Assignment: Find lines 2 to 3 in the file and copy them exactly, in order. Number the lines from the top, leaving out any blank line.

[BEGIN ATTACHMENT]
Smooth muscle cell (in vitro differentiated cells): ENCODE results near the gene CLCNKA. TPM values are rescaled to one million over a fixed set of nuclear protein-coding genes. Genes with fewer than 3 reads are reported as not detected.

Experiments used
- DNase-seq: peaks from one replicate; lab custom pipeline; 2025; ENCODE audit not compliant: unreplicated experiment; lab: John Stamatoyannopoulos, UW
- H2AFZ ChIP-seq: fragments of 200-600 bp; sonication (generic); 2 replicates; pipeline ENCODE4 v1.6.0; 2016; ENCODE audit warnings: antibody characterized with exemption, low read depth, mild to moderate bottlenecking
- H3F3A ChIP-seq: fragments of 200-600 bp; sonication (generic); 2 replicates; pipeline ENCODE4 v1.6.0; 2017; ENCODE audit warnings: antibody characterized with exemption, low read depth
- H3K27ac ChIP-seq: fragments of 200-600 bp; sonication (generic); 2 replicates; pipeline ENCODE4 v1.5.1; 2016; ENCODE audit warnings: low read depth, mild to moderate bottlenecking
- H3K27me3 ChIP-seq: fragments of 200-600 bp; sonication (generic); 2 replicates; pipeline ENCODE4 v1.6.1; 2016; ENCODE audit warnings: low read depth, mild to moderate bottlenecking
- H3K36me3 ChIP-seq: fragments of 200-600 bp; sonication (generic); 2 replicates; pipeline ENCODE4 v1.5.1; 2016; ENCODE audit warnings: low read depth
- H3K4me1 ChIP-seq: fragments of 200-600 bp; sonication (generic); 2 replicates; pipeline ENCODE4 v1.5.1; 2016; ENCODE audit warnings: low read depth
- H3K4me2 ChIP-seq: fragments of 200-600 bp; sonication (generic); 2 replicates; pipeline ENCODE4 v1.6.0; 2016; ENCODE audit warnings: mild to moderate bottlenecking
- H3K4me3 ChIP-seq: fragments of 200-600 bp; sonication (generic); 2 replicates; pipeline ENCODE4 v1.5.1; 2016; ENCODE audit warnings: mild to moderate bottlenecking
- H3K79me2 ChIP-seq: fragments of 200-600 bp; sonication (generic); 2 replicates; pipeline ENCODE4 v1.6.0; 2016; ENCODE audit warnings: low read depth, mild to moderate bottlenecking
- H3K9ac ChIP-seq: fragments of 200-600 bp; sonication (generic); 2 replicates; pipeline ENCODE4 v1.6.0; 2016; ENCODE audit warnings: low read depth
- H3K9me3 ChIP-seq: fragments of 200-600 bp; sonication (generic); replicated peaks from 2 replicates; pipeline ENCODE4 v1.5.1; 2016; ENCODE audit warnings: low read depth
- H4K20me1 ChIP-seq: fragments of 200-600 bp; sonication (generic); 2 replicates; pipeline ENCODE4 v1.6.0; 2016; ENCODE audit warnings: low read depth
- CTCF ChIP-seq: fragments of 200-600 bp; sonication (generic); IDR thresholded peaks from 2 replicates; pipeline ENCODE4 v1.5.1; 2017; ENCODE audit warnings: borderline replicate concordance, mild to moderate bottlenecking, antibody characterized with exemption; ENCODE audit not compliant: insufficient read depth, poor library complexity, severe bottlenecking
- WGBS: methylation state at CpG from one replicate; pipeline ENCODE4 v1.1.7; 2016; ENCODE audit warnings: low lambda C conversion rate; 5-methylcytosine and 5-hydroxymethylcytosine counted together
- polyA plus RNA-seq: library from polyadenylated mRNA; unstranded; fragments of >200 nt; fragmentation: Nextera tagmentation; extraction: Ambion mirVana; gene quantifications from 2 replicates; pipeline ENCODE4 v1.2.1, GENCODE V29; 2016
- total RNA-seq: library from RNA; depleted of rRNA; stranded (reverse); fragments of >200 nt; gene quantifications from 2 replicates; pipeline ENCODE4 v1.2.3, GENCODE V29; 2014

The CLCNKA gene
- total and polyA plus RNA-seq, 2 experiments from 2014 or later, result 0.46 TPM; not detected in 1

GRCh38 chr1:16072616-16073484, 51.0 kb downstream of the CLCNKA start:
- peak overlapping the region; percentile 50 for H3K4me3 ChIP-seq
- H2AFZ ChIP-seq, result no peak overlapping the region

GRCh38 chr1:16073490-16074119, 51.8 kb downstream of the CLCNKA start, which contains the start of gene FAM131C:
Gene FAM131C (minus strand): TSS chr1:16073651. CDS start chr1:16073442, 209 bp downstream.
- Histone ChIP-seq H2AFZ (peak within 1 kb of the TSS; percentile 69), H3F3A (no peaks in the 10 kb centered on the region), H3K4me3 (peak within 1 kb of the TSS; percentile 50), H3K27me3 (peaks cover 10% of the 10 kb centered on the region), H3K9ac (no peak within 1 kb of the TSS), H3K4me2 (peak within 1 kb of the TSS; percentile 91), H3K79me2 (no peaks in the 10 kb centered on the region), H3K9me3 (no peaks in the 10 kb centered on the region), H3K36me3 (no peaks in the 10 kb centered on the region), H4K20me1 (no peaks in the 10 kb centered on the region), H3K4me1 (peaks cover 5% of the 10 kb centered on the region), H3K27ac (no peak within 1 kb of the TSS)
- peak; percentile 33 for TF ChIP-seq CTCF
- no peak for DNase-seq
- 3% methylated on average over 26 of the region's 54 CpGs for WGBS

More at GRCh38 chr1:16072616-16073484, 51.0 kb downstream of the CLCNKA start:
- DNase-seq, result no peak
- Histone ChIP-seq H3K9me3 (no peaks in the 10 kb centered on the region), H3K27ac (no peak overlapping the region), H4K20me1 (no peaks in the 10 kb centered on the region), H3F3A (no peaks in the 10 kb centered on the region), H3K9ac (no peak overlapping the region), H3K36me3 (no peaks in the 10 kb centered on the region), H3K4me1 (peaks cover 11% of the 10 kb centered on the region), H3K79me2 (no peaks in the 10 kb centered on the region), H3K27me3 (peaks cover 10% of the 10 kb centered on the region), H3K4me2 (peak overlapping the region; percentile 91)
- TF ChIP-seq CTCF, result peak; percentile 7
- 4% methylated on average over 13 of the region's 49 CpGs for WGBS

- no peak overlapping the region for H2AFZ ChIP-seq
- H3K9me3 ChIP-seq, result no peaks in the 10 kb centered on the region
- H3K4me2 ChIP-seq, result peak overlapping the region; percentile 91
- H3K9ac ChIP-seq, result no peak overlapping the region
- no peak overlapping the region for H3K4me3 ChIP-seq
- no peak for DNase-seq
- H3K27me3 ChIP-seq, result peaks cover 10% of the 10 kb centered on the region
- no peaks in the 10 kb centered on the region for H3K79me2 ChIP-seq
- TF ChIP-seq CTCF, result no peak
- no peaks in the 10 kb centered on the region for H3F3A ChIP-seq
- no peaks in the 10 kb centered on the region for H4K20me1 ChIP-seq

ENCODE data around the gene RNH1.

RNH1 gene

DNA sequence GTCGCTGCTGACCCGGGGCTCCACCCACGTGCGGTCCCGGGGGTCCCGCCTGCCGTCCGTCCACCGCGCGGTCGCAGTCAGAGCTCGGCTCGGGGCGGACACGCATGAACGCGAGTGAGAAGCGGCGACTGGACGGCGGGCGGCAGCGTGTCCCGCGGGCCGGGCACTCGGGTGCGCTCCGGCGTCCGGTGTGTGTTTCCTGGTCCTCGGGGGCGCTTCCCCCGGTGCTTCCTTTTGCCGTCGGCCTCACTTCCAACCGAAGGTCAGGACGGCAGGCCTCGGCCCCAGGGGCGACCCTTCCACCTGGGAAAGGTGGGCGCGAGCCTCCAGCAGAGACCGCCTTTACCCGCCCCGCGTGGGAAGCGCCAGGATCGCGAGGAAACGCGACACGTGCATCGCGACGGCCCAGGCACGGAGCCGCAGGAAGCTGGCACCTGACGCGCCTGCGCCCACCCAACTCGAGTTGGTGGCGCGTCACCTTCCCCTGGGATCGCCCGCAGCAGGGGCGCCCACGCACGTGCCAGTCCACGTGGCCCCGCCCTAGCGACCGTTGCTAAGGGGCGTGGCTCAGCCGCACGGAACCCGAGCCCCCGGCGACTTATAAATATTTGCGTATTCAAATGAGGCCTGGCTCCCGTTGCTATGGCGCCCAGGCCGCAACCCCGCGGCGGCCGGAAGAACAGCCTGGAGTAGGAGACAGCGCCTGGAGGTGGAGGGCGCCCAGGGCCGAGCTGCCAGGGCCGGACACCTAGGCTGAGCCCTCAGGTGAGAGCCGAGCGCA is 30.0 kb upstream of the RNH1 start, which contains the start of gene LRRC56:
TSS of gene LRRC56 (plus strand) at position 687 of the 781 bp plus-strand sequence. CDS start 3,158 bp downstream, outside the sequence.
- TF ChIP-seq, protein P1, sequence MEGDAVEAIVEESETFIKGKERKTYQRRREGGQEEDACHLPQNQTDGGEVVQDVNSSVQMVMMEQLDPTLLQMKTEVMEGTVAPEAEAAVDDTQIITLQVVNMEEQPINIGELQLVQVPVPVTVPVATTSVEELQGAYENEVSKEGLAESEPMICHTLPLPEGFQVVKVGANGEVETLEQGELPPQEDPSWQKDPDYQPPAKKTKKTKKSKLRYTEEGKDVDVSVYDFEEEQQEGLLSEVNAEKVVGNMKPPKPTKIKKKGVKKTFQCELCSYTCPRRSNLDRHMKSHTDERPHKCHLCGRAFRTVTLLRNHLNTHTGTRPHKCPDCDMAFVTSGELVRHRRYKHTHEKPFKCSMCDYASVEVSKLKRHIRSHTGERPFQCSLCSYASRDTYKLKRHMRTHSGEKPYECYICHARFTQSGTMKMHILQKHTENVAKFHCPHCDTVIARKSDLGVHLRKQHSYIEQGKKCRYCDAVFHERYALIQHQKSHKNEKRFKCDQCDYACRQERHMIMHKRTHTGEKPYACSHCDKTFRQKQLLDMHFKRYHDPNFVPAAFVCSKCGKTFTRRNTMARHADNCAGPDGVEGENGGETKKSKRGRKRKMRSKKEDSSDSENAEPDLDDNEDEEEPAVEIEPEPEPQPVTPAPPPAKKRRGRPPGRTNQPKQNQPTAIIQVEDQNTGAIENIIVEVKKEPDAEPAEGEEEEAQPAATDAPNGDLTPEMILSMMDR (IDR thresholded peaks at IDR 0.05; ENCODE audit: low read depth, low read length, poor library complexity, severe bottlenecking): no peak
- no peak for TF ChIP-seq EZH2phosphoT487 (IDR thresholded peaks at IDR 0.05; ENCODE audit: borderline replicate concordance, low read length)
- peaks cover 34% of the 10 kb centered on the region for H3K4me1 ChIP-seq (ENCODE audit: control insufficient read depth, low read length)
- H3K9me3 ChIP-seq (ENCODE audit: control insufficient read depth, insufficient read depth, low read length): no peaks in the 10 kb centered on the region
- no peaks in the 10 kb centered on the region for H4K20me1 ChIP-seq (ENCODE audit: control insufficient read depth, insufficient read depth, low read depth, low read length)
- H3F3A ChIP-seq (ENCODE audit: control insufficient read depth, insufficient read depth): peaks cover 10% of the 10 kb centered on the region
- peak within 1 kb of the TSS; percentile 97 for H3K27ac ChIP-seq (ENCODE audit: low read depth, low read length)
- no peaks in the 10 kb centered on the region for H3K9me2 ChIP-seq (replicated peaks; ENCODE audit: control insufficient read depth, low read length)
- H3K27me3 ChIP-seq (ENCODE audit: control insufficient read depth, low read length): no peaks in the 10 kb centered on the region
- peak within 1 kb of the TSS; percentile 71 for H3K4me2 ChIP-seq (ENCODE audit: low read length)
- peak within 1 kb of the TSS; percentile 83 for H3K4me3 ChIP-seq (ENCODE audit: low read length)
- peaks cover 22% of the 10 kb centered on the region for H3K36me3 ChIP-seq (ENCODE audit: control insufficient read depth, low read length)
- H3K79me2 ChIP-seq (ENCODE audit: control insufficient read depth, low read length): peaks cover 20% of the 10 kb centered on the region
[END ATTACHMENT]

Experiments used
- DNase-seq: peaks from one replicate; lab custom pipeline; 2025; ENCODE audit not compliant: unreplicated experiment; lab: John Stamatoyannopoulos, UW